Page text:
Senator Saland's Legislation Passes Senate To Expedite Adoption Process For Abandoned Newborns
Senator Steve Saland (R,C Poughkeepsie), today announced that legislation (S.471A and S.488A) has passed the Senate to make it easier for abandoned infants to be adopted and clarifies existing law related to the required procedures following the abandonment of a newborn.
The Abandoned Infant Protection Act was passed in 2000 in response to several tragic, publicized cases of desperate young mothers killing or leaving their newborns to die because they felt they had no other alternative to provide for their care. The Act provides that a parent who left an infant under five days old with an appropriate care provider would not be prosecuted for the abandonment of a child and endangering the welfare of a child.
Senator Saland's legislation relieves the local Department of Social Services (DSS) of their obligation to locate the parents or relatives of the infant. Among other provisions, the bill requires that a local Commissioner of Social Services arrange for the physical examination of an infant by a physician within three business days to determine the baby’s age. If it is confirmed that the infant was under five days old when surrendered, DSS would then be authorized to provide continued assistance to the infant, including authorizing medical care and providing foster care placement. Similarly, the bill directs local social services agencies and the judicial system to process the transfer of guardianship and custody of infants permitting these babies to be declared abandoned and subsequently freed for adoption after 60 days.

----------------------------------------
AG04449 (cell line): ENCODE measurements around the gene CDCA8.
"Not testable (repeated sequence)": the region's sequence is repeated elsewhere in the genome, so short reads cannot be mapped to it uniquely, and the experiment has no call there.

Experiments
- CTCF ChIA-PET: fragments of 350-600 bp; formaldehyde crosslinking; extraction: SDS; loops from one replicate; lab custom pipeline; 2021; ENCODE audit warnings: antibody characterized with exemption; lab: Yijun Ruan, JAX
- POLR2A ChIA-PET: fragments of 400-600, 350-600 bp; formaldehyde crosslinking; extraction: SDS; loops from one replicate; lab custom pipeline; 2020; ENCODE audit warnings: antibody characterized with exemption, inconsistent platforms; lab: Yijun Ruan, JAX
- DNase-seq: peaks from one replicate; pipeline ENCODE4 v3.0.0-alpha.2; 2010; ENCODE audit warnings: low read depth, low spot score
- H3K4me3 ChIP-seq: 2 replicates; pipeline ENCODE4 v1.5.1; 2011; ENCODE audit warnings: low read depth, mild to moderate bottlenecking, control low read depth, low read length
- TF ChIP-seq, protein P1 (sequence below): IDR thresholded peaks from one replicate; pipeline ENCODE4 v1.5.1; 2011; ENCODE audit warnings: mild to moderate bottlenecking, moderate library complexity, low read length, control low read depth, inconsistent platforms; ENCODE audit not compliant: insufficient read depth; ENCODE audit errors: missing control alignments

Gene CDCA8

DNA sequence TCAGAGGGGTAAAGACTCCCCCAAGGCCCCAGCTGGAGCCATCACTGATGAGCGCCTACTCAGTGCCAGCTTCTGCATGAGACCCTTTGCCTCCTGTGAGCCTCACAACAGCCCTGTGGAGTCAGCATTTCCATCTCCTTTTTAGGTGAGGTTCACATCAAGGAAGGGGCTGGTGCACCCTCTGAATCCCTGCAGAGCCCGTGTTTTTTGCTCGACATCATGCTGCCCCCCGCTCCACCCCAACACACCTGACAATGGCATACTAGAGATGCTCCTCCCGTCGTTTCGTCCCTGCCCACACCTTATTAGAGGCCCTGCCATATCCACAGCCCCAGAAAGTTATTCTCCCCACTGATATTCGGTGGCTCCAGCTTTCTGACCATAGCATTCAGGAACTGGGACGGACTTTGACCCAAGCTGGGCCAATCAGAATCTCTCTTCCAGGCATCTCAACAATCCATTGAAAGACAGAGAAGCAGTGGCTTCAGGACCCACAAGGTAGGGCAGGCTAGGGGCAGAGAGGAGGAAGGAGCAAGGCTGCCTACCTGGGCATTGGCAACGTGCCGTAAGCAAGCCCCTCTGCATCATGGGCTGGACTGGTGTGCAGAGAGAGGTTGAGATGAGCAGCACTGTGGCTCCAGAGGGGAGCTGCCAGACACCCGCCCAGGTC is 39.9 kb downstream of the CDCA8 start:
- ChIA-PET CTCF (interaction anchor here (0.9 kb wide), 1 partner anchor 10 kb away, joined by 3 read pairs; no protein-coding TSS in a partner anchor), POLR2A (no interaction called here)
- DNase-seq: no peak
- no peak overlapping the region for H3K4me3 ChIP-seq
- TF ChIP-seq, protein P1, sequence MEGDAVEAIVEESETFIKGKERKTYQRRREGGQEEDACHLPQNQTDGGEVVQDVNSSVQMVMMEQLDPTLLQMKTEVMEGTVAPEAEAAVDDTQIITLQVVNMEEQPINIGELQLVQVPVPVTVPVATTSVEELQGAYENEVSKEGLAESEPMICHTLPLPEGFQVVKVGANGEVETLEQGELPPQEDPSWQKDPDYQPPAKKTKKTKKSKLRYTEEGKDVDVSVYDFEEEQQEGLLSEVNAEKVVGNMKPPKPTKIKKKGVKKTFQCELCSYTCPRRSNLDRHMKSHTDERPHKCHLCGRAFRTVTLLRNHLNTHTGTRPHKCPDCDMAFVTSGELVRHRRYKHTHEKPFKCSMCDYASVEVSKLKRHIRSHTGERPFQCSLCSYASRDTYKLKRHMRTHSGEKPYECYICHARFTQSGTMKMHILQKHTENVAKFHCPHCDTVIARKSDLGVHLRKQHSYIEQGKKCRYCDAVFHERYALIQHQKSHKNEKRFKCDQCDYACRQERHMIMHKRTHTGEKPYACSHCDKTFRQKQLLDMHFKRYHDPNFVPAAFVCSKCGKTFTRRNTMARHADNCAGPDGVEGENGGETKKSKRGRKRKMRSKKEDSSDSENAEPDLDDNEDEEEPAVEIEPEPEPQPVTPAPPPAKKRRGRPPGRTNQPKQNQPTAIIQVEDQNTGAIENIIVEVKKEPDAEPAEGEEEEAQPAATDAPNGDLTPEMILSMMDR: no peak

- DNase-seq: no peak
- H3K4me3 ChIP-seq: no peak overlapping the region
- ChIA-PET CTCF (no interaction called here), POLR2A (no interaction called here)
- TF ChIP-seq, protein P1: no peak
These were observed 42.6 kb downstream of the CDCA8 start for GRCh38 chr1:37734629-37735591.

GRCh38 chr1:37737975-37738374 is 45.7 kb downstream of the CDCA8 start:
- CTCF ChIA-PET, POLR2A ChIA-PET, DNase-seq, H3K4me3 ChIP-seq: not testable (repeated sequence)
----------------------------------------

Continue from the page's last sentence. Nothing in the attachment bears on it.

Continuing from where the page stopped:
"Our objective is to provide for the well-being of infants," Senator Saland said. "We need to assure those who might safely surrender a newborn within the five-day period not be prosecuted by a county social service department. This legislation will also enable these vulnerable infants to be cared for in a safe and healthy environment, and expedite their adoption."